While many of us are sheltering in place it has been incredible to see how creative people and businesses have been while adapting quickly to a new way of life. As a way to provide support to you and your family, I’ve pulled together the below guide of different resources from a variety of local, small businesses who are now offering services virtually.
Working in an office can be one big food minefield from various celebrations, leftover business meals, to the “obligatory” candy bowl on your co-worker’s desk. You start off the day strong with a good breakfast and eat what you brought for lunch. But when you see the free food you just can’t seem to resist it. Cue mindless eating!
When my clients reach out to me for support, they often feel like they’re at a loss of what works for them and their bodies to reach their health, weight and wellness goals. In fact they’re so frustrated and sometimes even feel hopeless after trying many different approaches with short-term success and ending up back in the same place, only more frustrated. The great part is that they haven’t given up and have sought out a new and different approach they hope will be different and lead to sustainable results.
When attending holiday gatherings we can tend to focus on the delicious food we only get to eat once a year. You can enjoy some of your favorite foods AND you should! However, if there is any build up beforehand, mental gymnastics during or negative self-talk afterwards, that’s when the food cravings or focus on food isn’t really about the food itself. It can often be a result of internal conflict. However, when you can get clear about what you’re anticipating as the holidays approach and what you want out of them, the holidays can be managed differently than in years past.Below is an infographic that outlines four reasons you may overindulge at an event.
Consistency can be hard to master with any aspect in life, but it can become especially challenging with health and wellness goals during the holidays. We’ve rounded up some experts in their field to talk about different aspects of wellness that can be challenging to stick with during the holiday season. These are simple tips that can help you stay on track and create a more balanced, well-rounded, and consistent holiday season.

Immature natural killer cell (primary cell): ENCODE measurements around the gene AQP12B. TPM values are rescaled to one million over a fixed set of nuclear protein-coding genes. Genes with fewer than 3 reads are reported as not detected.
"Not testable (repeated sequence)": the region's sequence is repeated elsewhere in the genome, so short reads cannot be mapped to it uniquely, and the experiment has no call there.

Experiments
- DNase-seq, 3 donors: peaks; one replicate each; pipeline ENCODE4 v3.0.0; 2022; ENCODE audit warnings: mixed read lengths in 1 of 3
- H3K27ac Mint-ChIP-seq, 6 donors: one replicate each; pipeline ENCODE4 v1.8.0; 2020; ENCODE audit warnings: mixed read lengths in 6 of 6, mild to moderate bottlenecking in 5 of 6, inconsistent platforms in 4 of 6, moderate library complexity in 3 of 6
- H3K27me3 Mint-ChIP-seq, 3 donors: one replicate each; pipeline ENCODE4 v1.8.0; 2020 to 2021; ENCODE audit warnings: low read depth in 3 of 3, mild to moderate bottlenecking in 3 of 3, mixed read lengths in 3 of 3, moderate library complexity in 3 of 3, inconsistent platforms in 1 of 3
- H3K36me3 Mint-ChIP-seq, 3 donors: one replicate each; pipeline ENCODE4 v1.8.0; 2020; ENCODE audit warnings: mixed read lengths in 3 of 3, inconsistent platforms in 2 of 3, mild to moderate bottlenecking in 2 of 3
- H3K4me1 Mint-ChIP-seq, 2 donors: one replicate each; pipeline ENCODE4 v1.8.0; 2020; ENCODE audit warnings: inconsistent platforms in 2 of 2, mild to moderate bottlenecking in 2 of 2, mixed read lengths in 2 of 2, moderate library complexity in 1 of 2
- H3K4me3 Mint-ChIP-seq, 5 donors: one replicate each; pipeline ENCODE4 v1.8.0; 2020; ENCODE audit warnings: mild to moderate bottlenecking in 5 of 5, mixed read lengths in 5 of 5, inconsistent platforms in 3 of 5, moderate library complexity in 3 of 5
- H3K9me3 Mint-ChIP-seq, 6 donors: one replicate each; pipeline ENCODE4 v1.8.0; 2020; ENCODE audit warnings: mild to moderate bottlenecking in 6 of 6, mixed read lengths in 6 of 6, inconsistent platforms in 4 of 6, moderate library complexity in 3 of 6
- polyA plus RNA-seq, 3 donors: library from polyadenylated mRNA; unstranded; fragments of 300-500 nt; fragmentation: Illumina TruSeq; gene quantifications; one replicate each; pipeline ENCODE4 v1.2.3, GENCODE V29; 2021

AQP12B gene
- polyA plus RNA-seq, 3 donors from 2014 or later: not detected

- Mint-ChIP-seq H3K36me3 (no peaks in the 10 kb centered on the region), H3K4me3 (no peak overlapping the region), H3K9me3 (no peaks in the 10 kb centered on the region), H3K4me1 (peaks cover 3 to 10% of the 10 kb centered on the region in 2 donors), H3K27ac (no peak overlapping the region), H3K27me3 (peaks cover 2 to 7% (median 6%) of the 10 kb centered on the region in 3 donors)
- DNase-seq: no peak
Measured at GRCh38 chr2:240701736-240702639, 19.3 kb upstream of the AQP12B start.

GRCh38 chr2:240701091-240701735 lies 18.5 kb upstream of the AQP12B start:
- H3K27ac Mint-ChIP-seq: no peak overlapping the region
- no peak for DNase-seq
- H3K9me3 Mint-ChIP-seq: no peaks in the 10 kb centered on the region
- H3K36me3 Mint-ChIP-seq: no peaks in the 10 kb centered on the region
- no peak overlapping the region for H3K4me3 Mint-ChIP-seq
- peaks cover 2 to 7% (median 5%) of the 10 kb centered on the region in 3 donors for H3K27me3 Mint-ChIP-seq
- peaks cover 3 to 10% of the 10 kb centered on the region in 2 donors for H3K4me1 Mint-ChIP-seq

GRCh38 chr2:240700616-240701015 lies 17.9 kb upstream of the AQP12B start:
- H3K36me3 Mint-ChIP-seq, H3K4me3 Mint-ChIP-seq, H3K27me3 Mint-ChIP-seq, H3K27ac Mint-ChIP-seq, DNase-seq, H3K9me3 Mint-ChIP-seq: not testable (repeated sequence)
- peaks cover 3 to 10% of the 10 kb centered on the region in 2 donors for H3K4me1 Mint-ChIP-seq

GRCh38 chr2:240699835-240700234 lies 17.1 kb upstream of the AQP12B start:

When you think of emotional eating, what’s the
first thing that comes to mind? In the traditional sense, many people think it
occurs when they’re bored, sad, happy, lonely etc. Even if you don’t consider
yourself to be an emotional eater, I encourage you to keep reading as it can
apply not only to how you show up around food but can also come up with
shopping, drinking, exercising, etc.
It’s Thursday and you’ve been patiently waiting for the
weekend all week long. You stick to your food goals and are strict with
yourself Monday through Thursday. As the weekend approaches you look forward to
throwing your hands up in the air and taking a free-for-all mindset for the
next few days.
Last weekend in Chicago we experienced some spring snow. Yes snow in the middle of April! A couple days later, the temperatures rose again into the 60’s. The interesting thing is, the day after the snowfall I was walking around and noticed the flowers were still blooming and hadn’t died from this crazy weather we had. It made me realize how resilient nature can be. That thought reminded me of the parallel of how my clients build resilience through the process of understanding and uncovering their relationship around food.
In a recent workshop I ran, we talked about the common themes that lead to self-sabotage and lacking willpower. After sharing some of the themes, tools and strategies, one of the women asked what tips I typically give people when they eat something out of alignment with their goals so they reach for the healthier option. Since my role as a Health Coach is not to give specific tips and tricks of how to avoid eating something you would consider indulgent, I asked if she would be willing to share an example.
Did you know that only 8% of people achieve their New Year’s goals? Unrealistic expectations are a big reason people don’t end up sticking with their resolution. Even if you’re not into setting New Year’s resolutions, this can be the case with setting any goal.